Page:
Will Bernie Sanders’ proposed 32-hour workweek pass Congress?

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(NEW YORK) — A push to slash the standard workweek from 40 hours to 32 achieved a breakthrough this week, gaining a foothold in the Senate with a proposal that would require businesses to offer the 32-hour workweek but preserve employee pay.

The bill, put forward by Sen. Bernie Sanders, I-Vt., drew praise from labor advocates who tout the benefits of the reduced hours not only for workers’ wellbeing but for the productivity benefits enjoyed by their employers.

However, political analysts who spoke to ABC News cast doubt on the measure’s chances of passage in a divided Congress where opposition from Republicans is all but certain and even the extent of support among Democrats remains unclear.

“It’s so hard to get anything passed, especially when you have such high levels of polarization. It doesn’t take a lot to stop legislation,” Richard Hall, a professor of political science at the University of Michigan, told ABC News.

“You’d have to imagine a very different political world than what we have now,” Hall added.

Proponents of the measure point to the output gains generated by workplace technology, including recent improvements in automation and artificial intelligence.

The standard 40-hour workweek became a federal requirement in 1940, when rudimentary machinery made for diminished worker productivity. Today, much more output can be achieved in fewer hours, advocates say.

A study out of the United Kingdom last month found nearly 9 in 10 companies opted to retain a four-day workweek after participating in a temporary pilot program.

Support for the measure in Congress, however, remains scant. The proposal made by Sanders on Wednesday carries the support of just two other lawmakers, California Democrats Sen. Laphonza Butler and Rep. Mark Takano.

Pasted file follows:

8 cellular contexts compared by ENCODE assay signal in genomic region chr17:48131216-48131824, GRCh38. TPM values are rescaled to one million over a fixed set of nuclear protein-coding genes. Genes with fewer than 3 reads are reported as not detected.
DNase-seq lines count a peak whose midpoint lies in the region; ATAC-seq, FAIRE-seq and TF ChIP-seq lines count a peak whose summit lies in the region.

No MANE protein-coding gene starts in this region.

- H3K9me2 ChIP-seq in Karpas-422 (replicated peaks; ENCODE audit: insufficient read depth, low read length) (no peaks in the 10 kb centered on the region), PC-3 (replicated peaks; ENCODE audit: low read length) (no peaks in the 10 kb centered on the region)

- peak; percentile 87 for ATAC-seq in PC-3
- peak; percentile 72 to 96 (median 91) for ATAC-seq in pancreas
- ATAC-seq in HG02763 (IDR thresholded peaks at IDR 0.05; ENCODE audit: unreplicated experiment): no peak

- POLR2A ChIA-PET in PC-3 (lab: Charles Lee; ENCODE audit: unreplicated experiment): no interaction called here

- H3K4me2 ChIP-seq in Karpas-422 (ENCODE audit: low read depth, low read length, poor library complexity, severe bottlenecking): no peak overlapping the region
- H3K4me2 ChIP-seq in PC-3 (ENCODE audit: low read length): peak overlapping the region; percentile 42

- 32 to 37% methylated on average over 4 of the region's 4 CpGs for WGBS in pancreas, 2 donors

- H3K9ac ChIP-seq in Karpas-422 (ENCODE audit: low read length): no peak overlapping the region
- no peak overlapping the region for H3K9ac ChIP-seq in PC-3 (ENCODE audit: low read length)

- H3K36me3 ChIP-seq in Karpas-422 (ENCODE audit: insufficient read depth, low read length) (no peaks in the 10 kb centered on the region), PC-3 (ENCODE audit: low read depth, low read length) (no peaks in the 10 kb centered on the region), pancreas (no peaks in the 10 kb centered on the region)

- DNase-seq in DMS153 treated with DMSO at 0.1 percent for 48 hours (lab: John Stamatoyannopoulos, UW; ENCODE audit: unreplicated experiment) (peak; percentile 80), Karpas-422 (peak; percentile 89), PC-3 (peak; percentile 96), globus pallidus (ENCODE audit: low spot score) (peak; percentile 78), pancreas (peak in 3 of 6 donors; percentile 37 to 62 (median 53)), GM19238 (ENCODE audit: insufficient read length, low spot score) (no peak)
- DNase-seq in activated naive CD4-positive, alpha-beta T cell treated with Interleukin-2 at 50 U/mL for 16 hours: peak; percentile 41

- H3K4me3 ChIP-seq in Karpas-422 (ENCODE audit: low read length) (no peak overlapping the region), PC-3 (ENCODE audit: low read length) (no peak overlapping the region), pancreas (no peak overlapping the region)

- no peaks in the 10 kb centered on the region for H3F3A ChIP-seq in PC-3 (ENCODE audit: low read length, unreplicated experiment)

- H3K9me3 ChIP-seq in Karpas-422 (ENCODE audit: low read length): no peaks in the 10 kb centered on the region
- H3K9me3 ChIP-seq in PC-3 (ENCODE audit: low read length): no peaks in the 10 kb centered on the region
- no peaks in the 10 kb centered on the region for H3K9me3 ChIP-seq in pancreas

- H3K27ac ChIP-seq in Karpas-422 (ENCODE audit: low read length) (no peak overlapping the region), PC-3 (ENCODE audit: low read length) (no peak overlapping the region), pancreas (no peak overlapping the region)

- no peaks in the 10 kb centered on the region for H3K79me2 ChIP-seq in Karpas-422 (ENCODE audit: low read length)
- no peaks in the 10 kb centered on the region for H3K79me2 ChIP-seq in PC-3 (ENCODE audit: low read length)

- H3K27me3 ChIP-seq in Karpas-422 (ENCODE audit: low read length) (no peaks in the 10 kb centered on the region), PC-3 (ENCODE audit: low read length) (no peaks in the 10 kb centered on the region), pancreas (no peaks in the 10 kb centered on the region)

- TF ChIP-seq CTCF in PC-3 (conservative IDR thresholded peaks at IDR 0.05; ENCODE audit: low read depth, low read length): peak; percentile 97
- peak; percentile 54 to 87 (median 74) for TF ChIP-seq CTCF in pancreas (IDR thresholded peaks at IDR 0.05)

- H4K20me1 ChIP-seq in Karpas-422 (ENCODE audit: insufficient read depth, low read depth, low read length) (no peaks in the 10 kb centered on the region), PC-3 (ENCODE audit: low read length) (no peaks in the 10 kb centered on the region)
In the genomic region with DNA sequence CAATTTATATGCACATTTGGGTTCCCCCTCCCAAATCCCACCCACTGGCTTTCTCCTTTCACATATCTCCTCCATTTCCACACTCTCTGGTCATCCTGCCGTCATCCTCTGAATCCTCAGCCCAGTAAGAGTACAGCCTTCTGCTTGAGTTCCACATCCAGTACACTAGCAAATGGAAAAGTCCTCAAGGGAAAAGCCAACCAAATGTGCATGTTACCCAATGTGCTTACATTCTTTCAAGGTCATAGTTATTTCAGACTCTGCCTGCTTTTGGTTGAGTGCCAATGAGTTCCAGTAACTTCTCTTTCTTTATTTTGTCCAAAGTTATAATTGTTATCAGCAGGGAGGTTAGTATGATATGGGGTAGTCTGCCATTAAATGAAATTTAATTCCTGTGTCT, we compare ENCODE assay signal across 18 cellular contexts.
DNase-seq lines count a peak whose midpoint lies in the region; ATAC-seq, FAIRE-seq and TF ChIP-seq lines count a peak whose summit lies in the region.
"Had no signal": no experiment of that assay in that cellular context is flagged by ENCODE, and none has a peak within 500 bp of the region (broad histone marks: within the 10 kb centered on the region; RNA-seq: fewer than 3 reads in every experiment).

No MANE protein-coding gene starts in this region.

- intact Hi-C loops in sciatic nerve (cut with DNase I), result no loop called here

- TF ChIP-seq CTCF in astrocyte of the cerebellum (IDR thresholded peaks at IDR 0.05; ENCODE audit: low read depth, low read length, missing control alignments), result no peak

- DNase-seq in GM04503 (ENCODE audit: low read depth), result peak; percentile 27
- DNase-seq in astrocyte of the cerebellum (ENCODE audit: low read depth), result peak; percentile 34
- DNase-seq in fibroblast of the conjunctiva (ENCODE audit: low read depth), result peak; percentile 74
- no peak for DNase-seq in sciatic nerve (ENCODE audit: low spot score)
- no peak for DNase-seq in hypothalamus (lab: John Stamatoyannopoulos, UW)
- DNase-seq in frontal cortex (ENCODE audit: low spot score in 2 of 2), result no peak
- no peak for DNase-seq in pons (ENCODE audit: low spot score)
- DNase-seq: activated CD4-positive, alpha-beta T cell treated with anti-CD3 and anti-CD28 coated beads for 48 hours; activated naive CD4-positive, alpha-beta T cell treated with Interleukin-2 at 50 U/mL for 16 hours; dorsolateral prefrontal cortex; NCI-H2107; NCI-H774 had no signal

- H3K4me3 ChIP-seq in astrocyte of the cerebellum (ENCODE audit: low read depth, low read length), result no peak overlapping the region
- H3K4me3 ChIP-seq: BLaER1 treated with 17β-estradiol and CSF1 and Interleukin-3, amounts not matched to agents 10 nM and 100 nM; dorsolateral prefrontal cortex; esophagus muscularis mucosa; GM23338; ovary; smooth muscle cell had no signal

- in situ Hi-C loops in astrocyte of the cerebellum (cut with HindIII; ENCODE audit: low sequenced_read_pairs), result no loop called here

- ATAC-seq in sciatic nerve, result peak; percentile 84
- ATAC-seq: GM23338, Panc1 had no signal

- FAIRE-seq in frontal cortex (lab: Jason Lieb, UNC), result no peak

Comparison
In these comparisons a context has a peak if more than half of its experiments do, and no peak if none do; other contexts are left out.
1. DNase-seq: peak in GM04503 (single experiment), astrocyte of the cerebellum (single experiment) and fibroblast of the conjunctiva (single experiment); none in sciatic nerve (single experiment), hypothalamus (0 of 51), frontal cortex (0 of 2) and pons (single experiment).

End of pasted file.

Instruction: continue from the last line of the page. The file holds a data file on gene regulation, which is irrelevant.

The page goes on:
“I don’t see this current iteration of the law getting through Congress,” Lynne Vincent, a professor of industrial and labor relations at Syracuse University, told ABC News.

A near-identical bill proposed by Takano in the House last year gained the support of just seven colleagues in that chamber.

Some Republican lawmakers voiced opposition to the newly announced measure in a hearing of the Senate Committee on Health, Education, Labor and Pensions on Thursday.

The proposal amounts to an effective pay increase forced upon businesses, Sen. Bill Cassidy, R-La., said, predicting that the 32-hour workweek would “destroy some employers.”

“They would ship those jobs overseas or they would automate to replace those workers for whom they have an increased expense, or they would dramatically increase prices to stay afloat,” Cassidy added.

Sen. Mike Braun, R-In., said a 32-hour workweek could be appropriate as a voluntary policy adopted by some large businesses, but he expressed strong opposition to a federal requirement.

“I disagree with trying to do anything from this place that would impose upon the preponderance of businesses out there where I just don’t think they could survive,” Braun said.

The push for a shortened workweek has gained momentum in recent years, driven in part by the rise of employee flexibility during the COVID-19 pandemic.

Spain, Iceland and South Africa are among the nations that have implemented a trial of the four-day workweek for select companies and workers.

Belgium enacted a law in 2022 that requires employers to offer full-time workers a right to request a four-day workweek.

At the state level, lawmakers in Massachusetts introduced a bill last year that would provide employers with a tax credit if they shift at least 15 workers to four days a week without cutting their pay.

In California, lawmakers have introduced a bill that would set the standard workweek at 32 hours.

“Reducing the number of working days is not a new idea,” Vincent said. “We have evidence from different sectors and countries that this can work.”

Still, Vincent added, the measure stands little chance of passage under the current Congress. “Whenever there’s anything related to a large change, it’s going to meet a lot of resistance,” Vincent said.

For the bill to reach President Joe Biden’s desk, it would need to garner majority support in the Republican-controlled House as well as a filibuster-proof 60 vote approval in the Senate. If the measure were to reach Biden, it remains unclear whether he would sign it.

“It will never get through Congress — not in my lifetime,” Tracy Roof, a professor of political science at the University of Richmond who focuses on labor issues, told ABC News. “Maybe it will happen in my children’s lifetimes.”

ABC News’ Leah Sarnoff contributed to this report.

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